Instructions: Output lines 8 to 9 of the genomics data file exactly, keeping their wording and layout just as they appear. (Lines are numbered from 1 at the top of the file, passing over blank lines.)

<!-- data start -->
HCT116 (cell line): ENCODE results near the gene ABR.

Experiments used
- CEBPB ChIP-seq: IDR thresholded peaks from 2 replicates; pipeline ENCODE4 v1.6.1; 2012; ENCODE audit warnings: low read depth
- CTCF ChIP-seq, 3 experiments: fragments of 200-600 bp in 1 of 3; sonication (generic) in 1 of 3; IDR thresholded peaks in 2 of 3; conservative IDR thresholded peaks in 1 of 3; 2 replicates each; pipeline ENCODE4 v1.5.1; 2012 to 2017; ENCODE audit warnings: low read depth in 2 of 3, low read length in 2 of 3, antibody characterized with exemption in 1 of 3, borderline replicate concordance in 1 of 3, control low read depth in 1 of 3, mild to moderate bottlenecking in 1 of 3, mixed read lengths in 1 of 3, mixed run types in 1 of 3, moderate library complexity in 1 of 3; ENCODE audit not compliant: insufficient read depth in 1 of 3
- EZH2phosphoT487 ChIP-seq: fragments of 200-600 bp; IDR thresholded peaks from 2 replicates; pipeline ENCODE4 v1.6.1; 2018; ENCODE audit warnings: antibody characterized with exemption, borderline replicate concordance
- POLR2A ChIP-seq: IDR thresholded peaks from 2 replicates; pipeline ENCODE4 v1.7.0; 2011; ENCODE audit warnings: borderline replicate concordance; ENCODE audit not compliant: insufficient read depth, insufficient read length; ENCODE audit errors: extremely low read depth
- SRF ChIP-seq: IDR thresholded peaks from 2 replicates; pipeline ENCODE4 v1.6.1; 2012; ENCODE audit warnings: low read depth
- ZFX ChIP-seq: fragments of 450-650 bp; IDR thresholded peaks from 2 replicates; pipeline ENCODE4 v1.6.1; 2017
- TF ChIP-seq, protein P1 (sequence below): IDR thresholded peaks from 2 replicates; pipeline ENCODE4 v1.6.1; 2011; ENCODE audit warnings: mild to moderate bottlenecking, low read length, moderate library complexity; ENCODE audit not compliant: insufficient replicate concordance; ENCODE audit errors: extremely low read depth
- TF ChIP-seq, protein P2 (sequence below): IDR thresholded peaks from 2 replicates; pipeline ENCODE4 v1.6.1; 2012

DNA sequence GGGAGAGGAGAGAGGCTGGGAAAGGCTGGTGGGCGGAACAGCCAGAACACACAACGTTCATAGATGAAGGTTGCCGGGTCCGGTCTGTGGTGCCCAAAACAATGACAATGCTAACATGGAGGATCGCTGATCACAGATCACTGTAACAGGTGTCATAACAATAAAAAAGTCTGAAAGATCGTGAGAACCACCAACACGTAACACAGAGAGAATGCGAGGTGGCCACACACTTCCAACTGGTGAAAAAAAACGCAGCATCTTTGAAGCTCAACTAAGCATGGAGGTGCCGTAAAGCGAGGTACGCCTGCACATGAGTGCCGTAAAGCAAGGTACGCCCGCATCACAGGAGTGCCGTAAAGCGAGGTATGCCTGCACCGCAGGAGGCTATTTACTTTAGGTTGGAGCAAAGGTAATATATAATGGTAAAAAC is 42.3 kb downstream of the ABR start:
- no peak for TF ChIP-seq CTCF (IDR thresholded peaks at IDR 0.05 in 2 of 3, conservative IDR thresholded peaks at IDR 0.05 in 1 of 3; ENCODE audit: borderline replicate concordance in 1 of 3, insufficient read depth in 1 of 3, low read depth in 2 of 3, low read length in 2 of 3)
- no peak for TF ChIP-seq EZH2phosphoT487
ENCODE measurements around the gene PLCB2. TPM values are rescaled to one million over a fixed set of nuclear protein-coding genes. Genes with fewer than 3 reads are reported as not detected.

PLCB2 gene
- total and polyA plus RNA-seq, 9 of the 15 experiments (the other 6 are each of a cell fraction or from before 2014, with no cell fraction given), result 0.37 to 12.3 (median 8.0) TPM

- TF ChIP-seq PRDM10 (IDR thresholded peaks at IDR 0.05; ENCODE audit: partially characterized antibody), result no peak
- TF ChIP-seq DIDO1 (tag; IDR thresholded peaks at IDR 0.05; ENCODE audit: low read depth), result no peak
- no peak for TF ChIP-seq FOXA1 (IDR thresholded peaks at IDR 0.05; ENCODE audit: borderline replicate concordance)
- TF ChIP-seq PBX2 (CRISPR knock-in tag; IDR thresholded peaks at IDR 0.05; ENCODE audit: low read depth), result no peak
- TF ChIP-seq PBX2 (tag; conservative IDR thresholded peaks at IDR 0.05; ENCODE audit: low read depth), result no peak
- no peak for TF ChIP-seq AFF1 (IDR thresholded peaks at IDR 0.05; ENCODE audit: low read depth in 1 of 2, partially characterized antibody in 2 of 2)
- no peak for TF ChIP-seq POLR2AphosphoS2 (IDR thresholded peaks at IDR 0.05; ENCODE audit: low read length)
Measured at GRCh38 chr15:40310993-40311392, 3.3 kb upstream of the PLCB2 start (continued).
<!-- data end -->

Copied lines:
- ZFX ChIP-seq: fragments of 450-650 bp; IDR thresholded peaks from 2 replicates; pipeline ENCODE4 v1.6.1; 2017
- TF ChIP-seq, protein P1 (sequence below): IDR thresholded peaks from 2 replicates; pipeline ENCODE4 v1.6.1; 2011; ENCODE audit warnings: mild to moderate bottlenecking, low read length, moderate library complexity; ENCODE audit not compliant: insufficient replicate concordance; ENCODE audit errors: extremely low read depth